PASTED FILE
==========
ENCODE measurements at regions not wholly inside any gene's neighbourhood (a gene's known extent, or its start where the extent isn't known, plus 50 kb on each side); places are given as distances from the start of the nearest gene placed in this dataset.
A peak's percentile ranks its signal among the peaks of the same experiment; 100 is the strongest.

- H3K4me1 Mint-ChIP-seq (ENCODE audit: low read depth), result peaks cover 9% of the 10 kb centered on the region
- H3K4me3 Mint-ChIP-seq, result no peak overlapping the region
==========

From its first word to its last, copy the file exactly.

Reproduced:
ENCODE measurements at regions not wholly inside any gene's neighbourhood (a gene's known extent, or its start where the extent isn't known, plus 50 kb on each side); places are given as distances from the start of the nearest gene placed in this dataset.
A peak's percentile ranks its signal among the peaks of the same experiment; 100 is the strongest.

- H3K4me1 Mint-ChIP-seq (ENCODE audit: low read depth), result peaks cover 9% of the 10 kb centered on the region
- H3K4me3 Mint-ChIP-seq, result no peak overlapping the region